Investigators continued to puzzle this week over how smells and dangerous levels of gas turned up in the air in the town of Louisa, and possibly in the public water supply.
The town and the Louisa County Water Authority released a statement Tuesday pointing to natural gas and methane as possible culprits in the Nov. 29 water scare. Officials also suggested a build-up of sewer gas could have been at fault.
“Our primary focus is on identifying the cause and we believe we may be close to doing so,” Mayor Garland Nuckols said.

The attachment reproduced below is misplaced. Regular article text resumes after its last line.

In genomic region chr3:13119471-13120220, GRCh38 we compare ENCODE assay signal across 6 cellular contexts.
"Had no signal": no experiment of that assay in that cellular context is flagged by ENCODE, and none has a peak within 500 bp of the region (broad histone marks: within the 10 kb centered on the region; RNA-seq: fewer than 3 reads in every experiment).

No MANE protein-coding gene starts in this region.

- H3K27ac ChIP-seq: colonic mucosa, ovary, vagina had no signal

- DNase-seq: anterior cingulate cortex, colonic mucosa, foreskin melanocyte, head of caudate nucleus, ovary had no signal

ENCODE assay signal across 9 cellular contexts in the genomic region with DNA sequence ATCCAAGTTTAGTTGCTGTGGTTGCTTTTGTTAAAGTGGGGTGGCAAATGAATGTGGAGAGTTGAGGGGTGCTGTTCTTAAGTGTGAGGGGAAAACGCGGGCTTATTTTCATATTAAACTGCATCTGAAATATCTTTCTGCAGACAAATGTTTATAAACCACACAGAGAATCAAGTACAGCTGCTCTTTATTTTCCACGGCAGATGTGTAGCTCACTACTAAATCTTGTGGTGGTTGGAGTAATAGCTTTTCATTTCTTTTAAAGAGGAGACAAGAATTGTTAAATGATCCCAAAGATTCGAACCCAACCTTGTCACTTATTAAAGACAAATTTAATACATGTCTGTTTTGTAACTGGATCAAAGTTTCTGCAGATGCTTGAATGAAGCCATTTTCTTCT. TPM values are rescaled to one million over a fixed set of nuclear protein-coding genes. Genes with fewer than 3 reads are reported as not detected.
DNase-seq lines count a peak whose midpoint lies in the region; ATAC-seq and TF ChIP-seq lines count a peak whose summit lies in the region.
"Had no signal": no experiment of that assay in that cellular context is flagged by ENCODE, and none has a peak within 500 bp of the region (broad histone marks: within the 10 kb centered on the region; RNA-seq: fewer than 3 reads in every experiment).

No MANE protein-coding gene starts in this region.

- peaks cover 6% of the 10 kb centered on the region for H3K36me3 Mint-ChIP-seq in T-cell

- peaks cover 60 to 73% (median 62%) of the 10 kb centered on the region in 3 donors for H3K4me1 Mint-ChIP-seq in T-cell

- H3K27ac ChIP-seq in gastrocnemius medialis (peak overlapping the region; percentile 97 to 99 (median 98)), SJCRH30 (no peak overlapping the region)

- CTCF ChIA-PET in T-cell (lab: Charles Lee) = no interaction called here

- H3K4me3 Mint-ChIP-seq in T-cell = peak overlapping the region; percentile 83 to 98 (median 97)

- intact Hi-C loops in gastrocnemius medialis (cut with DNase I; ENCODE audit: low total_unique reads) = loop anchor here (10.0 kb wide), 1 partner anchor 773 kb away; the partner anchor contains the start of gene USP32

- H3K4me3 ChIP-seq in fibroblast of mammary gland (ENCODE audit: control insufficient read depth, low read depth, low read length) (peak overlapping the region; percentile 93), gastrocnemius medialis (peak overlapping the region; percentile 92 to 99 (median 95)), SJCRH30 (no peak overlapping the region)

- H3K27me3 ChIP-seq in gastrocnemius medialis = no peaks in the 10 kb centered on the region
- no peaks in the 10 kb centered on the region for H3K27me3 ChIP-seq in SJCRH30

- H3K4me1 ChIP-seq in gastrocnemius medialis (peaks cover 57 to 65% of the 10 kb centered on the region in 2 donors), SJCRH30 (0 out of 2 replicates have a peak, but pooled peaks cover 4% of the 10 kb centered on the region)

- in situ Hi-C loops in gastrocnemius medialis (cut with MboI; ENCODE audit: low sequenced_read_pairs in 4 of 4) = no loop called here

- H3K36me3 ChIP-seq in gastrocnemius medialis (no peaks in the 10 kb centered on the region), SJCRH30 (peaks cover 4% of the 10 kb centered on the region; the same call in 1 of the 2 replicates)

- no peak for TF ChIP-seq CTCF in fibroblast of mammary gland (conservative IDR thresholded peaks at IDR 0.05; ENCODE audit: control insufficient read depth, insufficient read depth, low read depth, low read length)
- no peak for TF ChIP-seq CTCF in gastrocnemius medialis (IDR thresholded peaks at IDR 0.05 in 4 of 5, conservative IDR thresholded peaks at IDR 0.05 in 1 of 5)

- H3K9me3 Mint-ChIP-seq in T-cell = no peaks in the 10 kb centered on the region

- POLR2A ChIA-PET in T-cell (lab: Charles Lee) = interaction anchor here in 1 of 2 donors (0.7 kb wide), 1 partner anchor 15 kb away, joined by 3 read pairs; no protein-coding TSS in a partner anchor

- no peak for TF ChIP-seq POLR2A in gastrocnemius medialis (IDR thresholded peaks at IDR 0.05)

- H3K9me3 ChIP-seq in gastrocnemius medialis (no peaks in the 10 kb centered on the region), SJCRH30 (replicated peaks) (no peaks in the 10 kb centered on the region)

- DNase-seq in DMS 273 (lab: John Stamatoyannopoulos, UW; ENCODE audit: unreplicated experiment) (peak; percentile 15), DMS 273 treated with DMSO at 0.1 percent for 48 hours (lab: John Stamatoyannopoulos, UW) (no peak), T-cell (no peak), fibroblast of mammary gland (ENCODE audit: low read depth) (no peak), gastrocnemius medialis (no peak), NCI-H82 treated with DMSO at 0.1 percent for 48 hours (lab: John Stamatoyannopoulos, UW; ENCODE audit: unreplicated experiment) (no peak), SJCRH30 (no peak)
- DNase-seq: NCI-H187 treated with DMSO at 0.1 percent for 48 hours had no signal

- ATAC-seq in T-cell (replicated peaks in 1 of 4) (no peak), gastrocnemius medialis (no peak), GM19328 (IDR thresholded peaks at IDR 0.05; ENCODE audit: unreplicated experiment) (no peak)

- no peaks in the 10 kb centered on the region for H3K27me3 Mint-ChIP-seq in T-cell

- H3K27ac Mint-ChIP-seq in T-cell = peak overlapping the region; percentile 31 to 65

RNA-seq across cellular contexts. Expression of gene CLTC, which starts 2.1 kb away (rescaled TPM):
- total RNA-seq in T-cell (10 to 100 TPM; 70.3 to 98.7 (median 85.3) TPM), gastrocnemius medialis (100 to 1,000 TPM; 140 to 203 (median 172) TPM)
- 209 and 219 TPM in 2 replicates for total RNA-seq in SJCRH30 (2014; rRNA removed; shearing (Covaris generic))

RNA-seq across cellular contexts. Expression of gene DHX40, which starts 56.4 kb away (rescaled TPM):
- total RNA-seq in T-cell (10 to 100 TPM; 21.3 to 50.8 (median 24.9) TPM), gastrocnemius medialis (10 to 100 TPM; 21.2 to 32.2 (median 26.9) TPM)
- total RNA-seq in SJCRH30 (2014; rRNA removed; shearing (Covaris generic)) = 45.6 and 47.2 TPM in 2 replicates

To try to narrow down the list of possible contaminants, officials on Friday ordered a mass spectrometry test, a method of separating out gases within a sample. The results of that test were not back yet from a state lab as of Tuesday, Nuckols said. A third-party engineering firm may also be hired to assist with the investigation.
The focus of the past week has been on the town’s water, but Jim Moore, Virginia Health Department Office of Drinking Water field director, cautioned that no gas was ever identified in water.